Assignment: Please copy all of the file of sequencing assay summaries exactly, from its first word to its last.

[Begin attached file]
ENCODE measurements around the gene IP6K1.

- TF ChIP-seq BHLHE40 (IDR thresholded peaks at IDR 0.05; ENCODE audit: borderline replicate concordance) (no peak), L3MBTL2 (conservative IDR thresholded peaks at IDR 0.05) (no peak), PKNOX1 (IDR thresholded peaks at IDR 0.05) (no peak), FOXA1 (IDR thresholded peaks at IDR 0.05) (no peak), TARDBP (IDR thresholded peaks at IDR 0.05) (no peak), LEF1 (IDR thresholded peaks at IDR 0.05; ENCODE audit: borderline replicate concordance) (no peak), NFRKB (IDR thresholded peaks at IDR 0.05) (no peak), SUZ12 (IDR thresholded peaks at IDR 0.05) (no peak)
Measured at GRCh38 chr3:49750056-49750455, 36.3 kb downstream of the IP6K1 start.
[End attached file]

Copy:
ENCODE measurements around the gene IP6K1.

- TF ChIP-seq BHLHE40 (IDR thresholded peaks at IDR 0.05; ENCODE audit: borderline replicate concordance) (no peak), L3MBTL2 (conservative IDR thresholded peaks at IDR 0.05) (no peak), PKNOX1 (IDR thresholded peaks at IDR 0.05) (no peak), FOXA1 (IDR thresholded peaks at IDR 0.05) (no peak), TARDBP (IDR thresholded peaks at IDR 0.05) (no peak), LEF1 (IDR thresholded peaks at IDR 0.05; ENCODE audit: borderline replicate concordance) (no peak), NFRKB (IDR thresholded peaks at IDR 0.05) (no peak), SUZ12 (IDR thresholded peaks at IDR 0.05) (no peak)
Measured at GRCh38 chr3:49750056-49750455, 36.3 kb downstream of the IP6K1 start.